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Inquirer's Inga Saffron throws some shade at new Dilworth Park

As Flying Kite has reported, City Hall's Dilworth Park opened on September 4. Folks from around the city came out to get aquainted with Philadelphia's latest revamped public space.

Among those visitors was esteemed Philadelphia Inquirer architecture critic Inga Saffron, and she was, well, slightly disappointed.

Dilworth's new comforts, which won't be complete until November, are undermined by an uptight and controlling sensibility...The new design was intended to be the polar opposite of the 37-year-old plaza, a hardscape extravaganza by the late Vincent Kling, the same midcentury modernist who exhausted a couple of quarries building LOVE Park, the Centre Square towers, and Municipal Services Building and its plaza. In place of Kling's tricky level changes, gratuitous barriers, shadowy hiding places and puffed-up monumentality, we now have a flat, multipurpose surface, wide-open views -- and a new kind of puffed-up monumentality. There are vast amounts of hardscape...

The aesthetic is all wrong for a city eager to remake itself for an expanding creative class...Yes, there is real magic when the fountain's jets of water shoot into action, but inactivated, the granite landscape is dry and stiff. The new Dilworth is a suit in a jeans-and-T-shirt world.

Saffron goes into details about her frustrations, which extend to the materials and a lack of greenery.

It sounds strange, but the designers' emphasis on perfection is suffocating. They bludgeon you with "high quality" materials that evoke the atmosphere of a slick corporate lobby. Five types of granite are used, ranging from speckled white to dark black, on the plaza surface.

Olin's sculpted benches, which are seductive and beautiful forms, also are granite. A wooden version, similar to Olin's design for nearby Lenfest Plaza, would have softened the official feel of the place. So would some additional shade, but all the greenery has been relegated to the periphery. The nicest spot is a small grove where the chairs have been arranged on crushed gravel rather than granite.

Maybe I spent too much time in beer gardens this summer, but I found myself longing for some of their laid-back, serendipitous vibe.

All that said, Dilworth Park remains a vast improvement over its gray, dreary, lurker-shielding predecessor. There's a cafe and interactive water feature; there is also ample space for public events, be it protests or concerts. And, it's a huge project completed thanks to a public-private partnership.

There is no doubt that this important civic space, once a smelly, run-down municipal embarrassment in the heart of Philadelphia, has been greatly improved by the Center City District's Paul Levy, who marshaled a dream team of Philadelphia's most renowned designers and engineers. The amenities, from the food vendor to the picnic lawn, are reason enough to applaud.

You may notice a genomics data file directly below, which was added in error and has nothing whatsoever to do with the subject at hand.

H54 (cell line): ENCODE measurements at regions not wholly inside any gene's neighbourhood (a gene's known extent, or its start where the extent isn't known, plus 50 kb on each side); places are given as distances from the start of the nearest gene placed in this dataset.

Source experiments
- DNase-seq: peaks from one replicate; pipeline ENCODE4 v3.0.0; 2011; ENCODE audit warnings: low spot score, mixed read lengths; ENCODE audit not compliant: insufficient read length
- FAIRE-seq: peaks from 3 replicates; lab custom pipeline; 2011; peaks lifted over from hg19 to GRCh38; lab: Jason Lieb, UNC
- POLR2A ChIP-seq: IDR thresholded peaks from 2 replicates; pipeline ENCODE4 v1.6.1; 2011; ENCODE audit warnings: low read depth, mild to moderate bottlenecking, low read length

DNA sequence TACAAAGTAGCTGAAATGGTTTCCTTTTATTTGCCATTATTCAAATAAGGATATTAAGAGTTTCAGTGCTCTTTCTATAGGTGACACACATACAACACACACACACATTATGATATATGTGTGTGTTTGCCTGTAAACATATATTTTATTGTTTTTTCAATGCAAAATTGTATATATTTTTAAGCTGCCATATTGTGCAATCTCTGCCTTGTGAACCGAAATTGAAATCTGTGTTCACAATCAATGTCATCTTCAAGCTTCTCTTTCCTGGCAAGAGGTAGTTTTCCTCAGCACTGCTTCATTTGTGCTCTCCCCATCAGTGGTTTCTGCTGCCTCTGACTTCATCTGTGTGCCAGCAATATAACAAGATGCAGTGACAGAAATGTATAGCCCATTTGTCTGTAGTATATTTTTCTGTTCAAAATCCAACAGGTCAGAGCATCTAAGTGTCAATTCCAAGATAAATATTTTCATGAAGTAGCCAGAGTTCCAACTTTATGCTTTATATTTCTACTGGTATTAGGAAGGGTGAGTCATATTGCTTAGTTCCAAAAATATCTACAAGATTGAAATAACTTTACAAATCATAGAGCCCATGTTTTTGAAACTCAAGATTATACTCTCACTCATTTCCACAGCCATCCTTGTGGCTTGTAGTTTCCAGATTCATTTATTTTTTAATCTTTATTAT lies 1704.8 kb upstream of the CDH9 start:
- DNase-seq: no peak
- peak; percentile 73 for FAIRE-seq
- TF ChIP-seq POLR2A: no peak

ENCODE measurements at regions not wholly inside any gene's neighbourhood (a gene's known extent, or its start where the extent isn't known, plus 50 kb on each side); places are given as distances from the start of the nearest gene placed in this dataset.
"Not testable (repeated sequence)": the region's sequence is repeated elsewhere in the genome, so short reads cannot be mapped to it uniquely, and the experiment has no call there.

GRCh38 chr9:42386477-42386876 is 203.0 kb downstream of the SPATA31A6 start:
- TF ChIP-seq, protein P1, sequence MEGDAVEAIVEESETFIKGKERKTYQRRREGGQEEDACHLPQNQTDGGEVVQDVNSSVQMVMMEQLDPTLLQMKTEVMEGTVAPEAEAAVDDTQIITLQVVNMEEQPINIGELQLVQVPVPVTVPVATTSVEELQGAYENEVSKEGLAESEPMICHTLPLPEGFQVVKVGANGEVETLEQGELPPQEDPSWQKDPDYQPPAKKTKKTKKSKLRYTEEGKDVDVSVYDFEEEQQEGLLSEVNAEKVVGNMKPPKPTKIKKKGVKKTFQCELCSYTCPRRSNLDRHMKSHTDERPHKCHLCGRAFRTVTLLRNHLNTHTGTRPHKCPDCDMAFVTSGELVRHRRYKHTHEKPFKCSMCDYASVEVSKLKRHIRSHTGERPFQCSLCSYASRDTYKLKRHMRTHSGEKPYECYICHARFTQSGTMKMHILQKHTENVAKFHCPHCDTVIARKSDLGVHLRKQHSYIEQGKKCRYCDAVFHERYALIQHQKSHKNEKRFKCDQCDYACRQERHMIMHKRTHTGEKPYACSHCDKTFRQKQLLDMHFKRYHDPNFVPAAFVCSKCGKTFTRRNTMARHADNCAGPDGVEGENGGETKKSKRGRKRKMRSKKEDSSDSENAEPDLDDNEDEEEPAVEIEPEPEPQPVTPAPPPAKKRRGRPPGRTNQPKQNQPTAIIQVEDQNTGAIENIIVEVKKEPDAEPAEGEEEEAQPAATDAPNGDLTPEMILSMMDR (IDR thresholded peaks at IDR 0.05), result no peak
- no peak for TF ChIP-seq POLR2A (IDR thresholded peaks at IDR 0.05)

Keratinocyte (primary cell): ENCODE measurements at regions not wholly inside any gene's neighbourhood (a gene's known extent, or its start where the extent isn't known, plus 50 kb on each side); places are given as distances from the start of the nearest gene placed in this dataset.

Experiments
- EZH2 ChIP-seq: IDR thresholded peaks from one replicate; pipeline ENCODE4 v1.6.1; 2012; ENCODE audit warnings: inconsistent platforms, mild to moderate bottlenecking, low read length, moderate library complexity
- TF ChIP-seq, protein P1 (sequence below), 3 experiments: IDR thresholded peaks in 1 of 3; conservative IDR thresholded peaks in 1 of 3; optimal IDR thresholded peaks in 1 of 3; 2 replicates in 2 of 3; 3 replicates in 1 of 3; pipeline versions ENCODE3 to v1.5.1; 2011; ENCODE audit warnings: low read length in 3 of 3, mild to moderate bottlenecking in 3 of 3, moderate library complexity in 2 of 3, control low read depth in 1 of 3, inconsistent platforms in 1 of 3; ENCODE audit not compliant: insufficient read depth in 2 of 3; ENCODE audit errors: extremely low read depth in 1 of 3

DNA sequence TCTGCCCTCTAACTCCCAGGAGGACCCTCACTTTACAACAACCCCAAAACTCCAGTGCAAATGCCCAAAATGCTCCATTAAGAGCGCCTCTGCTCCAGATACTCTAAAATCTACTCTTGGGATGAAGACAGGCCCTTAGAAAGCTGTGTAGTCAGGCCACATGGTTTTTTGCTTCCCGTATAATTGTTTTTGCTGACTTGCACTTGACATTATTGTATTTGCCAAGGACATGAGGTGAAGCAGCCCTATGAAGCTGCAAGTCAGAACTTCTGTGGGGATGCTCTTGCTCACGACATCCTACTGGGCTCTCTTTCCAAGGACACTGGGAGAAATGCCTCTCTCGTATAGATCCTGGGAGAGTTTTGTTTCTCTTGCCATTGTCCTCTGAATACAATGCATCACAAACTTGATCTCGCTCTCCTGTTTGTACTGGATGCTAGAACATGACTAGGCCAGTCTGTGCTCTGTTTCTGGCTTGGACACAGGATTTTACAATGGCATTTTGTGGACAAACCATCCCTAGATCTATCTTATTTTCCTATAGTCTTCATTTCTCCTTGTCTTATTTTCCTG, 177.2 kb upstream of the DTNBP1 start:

How about you? What do you think of the new Dilworth Park? Tweet us @flyingkitemedia or hit us up on Facebook.


Dilworth Park at City Hall to open September 4 with a weekend's worth of events

The rebuilding of Dilworth Plaza from a drab, inaccessible concrete slab encircling Philadelphia's City Hall into Dilworth Park, a green public space set to become one of Center City's most exciting outdoor areas, has been one of the most closely watched local development stories for three years now.
Finally, the $55 million project's official opening date has been made public. During an August 19 press conference, Center City District CEO Paul Levy announced that the park will be unveiled Thursday, September 4 at 11 a.m. with a ribbon-cutting ceremony.
As Flying Kite reported in late 2010, a 185-foot-wide programmable fountain operating on recycled rain water will be one of the park's centerpieces; it will be transformed into an ice skating rink during the winter months.
And because the 120,000-square-foot project's main mission has always centered on enhancing access to the nucleus of Philly's public transit system, it makes sense that two subway entrances made of glass -- and seemingly inspired by the Louvre Pyramid -- are architectural standouts as well.   
Perhaps the most exciting Dilworth update, though, involves Chef Jose Garces being attached to the cafe that will sit in the Plaza's northwest corner. The breakfast-all-day eatery will be similar to Garces' Rosa Blanca and offer light Cuban-inspired fare.
Although roughly 10 percent of the project's construction won't be complete for another six to eight weeks, an entire weekend's worth of events will celebrate its opening, beginning with an all-day arts and culture festival on September 4.

Click here for a complete list of the weekend's scheduled performances and events.
Writer: Dan Eldridge
Source: Center City District

Architectural renderings courtesy of OLIN and KieranTimberlake


Nominations now being accepted for Philly's 2014 Storefront Challenge

As executive director of The Merchants Fund (TMF), a local nonprofit that provides assistance to business owners facing financial hardship, Patricia Blakely is one of a handful of peer reviewers who sit on the judging committee of the Storefront Challenge, a retail design competition that recognizes storefront façade improvement projects throughout the city.

"Your façade is the single most important advertising expense you will ever [absorb] for your company," Blakley explains, echoing the advice she gives to business owners. "It [either] says, 'Come in,' or 'Go away.' A ratty, ugly front window with lots of signs pasted in it and no lighting just doesn't say, 'Come in and spend money with me.'"